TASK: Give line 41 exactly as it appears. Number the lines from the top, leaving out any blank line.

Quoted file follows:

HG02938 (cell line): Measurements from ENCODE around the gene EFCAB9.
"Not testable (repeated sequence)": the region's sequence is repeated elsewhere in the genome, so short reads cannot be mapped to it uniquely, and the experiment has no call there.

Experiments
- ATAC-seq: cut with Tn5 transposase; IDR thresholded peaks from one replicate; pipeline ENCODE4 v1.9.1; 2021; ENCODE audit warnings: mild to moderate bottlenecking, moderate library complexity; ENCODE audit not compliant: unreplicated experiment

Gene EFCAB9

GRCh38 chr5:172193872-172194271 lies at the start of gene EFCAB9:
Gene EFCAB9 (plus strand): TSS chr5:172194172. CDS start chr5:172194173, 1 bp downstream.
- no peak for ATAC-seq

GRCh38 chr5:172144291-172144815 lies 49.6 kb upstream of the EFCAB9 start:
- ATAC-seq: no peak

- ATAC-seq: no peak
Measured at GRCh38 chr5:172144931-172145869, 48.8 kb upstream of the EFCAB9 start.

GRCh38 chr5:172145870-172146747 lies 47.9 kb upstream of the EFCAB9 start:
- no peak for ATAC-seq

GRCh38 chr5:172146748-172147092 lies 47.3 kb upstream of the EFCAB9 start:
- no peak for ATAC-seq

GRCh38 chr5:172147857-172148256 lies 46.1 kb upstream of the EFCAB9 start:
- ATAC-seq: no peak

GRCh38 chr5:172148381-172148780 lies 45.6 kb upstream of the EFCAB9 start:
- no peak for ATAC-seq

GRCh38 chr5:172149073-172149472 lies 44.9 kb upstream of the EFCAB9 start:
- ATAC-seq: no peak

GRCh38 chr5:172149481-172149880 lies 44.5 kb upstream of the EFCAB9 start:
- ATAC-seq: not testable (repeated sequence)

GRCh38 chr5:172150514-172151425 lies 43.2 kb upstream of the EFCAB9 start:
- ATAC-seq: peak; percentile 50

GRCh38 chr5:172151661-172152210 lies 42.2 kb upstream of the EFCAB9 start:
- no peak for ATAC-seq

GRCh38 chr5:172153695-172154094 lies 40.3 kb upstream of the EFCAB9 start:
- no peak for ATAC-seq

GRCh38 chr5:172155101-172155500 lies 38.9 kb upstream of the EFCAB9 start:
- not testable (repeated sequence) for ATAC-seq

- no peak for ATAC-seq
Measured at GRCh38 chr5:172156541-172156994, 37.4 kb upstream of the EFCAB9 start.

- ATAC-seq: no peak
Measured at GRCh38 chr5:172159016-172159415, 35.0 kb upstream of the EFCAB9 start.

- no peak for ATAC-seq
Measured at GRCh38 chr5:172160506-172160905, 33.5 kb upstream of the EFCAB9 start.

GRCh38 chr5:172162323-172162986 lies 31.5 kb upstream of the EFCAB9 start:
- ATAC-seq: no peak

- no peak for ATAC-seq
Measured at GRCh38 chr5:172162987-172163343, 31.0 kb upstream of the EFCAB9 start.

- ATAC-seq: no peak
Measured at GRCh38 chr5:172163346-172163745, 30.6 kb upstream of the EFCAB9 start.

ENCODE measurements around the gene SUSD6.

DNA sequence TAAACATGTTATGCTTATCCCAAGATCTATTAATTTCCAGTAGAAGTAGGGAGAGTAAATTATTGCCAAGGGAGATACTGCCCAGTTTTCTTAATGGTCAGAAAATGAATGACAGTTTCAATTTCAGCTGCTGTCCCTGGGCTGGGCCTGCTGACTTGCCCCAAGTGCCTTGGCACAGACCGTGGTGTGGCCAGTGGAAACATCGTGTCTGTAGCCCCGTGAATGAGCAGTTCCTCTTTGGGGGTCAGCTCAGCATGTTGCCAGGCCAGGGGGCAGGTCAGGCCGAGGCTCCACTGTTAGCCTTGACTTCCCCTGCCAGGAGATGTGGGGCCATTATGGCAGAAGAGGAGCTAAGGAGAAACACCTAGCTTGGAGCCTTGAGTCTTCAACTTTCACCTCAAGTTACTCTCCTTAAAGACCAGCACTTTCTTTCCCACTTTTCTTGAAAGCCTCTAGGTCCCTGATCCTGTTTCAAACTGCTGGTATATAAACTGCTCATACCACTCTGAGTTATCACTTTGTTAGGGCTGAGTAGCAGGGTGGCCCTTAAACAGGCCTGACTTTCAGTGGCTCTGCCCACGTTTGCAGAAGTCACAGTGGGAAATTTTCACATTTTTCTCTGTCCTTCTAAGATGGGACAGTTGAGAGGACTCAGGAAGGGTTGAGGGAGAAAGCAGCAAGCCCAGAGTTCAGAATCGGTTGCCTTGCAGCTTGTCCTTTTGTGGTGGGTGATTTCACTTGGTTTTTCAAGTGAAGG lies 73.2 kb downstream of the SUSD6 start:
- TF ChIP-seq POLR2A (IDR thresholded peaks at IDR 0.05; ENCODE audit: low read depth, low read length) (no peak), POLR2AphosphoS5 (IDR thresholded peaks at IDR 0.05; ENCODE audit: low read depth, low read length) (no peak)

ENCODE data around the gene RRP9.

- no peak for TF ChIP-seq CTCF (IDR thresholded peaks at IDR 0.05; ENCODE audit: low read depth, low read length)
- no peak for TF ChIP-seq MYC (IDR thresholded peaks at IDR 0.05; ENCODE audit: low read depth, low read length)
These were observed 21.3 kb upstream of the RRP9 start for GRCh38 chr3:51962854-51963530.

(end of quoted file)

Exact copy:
- no peak for ATAC-seq